Girls can live with mother in lead-up to High Court hearingAmy RemeikisJuly 6, 2012 - 4:54PMhttp://www.brisbanetimes.com.au/queensland/girls-can-live-with-mother-in-leadup-to-high-court-hearing-20120706-21l9i.html#ixzz1zrtegnR5
A Queensland judge has ordered four girls, embroiled in an international custody battle, can be returned to their mother until a High Court hearing next month.
They will be reunited with their mother at 7pm tonight.
The judge said he made the interim order with “great reluctance’’ and has granted the girls' father visitation rights. But he had been firmly persuaded on the balance that it was better for the children to be returned to their mother, rather than the four sisters remaining in foster care.
He was worried about the escalation and manifestation of the children’s mental and emotional distress at being separated from the parent who had been their primary carer since their parents’ separation in 2007.
The mother sobbed quietly as the judge made his order and the mother’s legal representative, Dr Jacoba Brasch, leaned over and squeezed her hand in support.
The judge granted the girls' father access from after school Fridays to 5pm Sundays on the weekends of July 13 and 20 and August 3 and 10. He will also have phone contact on Wednesdays between 7pm and 8pm.
The Department of Community Services will transport the children from their mother's Sunshine Coast home to where their father was staying in Ashgrove.
Earlier, the judge took aim at the “morons’’ who exposed four sisters to the media, saying those involved should be ashamed.
The case returned to the Family Court in Brisbane today, where applications surrounding legal representation and custody were under consideration.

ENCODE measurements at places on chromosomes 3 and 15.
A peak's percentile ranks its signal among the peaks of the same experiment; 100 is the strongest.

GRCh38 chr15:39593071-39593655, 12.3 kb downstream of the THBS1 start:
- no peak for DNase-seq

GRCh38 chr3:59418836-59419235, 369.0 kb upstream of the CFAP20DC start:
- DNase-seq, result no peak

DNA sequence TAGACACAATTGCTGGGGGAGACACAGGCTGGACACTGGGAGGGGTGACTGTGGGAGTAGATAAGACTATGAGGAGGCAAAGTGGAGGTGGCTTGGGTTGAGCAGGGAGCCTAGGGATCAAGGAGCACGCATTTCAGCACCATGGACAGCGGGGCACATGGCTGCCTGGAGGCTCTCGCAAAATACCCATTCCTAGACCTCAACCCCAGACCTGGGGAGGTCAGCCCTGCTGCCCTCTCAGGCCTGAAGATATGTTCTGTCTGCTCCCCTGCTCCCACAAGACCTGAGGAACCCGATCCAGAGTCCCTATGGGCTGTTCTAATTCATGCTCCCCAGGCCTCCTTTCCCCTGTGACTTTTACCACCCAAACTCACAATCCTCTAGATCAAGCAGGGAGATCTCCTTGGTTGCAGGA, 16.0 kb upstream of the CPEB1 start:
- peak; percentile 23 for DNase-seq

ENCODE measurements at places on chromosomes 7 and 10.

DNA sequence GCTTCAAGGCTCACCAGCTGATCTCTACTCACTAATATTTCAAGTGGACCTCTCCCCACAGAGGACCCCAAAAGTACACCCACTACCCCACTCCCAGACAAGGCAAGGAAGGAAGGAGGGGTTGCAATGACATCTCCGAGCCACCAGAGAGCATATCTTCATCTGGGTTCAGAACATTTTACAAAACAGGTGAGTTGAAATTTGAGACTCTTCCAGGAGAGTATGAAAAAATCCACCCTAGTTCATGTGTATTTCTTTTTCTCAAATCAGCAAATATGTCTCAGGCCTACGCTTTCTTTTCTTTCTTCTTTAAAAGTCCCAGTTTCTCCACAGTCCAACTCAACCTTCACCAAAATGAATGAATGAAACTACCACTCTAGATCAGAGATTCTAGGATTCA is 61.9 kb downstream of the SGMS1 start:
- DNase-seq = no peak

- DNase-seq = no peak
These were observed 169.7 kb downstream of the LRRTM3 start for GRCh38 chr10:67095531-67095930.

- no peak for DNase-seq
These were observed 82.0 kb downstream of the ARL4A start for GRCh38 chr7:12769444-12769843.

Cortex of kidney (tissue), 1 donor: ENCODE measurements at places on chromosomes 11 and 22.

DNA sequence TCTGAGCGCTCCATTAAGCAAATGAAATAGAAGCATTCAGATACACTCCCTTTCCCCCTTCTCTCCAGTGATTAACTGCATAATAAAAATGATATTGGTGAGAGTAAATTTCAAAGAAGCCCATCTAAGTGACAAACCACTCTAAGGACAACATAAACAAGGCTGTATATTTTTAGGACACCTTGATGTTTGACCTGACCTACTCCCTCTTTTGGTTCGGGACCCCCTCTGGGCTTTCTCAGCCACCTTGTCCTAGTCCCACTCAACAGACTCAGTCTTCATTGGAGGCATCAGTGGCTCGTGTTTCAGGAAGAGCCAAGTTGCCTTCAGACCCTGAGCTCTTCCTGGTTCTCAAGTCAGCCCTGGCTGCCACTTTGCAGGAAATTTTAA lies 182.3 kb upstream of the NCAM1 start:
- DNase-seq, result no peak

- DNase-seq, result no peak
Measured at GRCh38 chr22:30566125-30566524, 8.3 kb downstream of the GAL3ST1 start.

The sisters say they want to remain in Australia with their mother despite an order by the Family Court to have them returned to their birthplace of Italy to have custody proceedings heard there, in accordance with the Hague Convention.
The custody battle, involving an Italian father and his Australian-born ex-wife, gained national media attention in May when the four girls went into hiding with a relative.
In court today, the girls’ mother has denied having anything to do with the children being secreted away or exposing them to the media.
The judge took aim at whoever was involved in exposing the four sisters to the media.
He said it had left the children open to being identified by their peers and the community, warning “when morons seek to involve children in disputes with their parents publicly’’ identification was one of the risks.
“They should hang their heads in shame,’’ he said.
The judge has already ruled the children can not have their own legal representation as their views had been heard in the documents before the court.
"There can, in my view, be no doubt that their voices are heard," he said.
The four sisters are currently in foster care but this matter was determined this afternoon.
Their mother applied to be restored as their primary carer or alternatively, for a maternal aunt to take on the role.
But the Department of Communities and Michael Wilson, the legal representative for the children’s father, opposed the application.
The Department of Communities argued the “lesser of two evils’’ was for the children to remain in foster care.
Mr Wilson attempted to make an oral application to have children stay with their father in Australia until their case is heard in the High Court on August 15.
This was rejected by the judge so the father’s legal counsel said they also believed remaining in foster care would be best.
Legal counsel for the mother, Dr Brasch, read part of a letter from one of the older children: “Dear someone, if you ask me there is nothing I want more in the whole world than just to be home with my mum and back at school with my friends again''.
She wished for a “miracle from God, Mary, Jesus and all the angels’’ to make that happen.
The mother cried in court as the parts of the letter were read out.
Dr Brasch pointed to affidavits from the department's case workers where the girls reported feeling nauseous, anxious and dizzy.
The same girl - who wrote the letter submitted today to court - refused to get on a plane to Italy, writing “foster care is changing who I am’’.
The judge said the role of the court was to determine what was best for the children and its primary concern was their welfare.
The judge’s biggest fear was that “these children, probably because of what they have been subjected to by whoever, may do something silly to draw attention to themselves’’ and “that frightens the life out of me’’.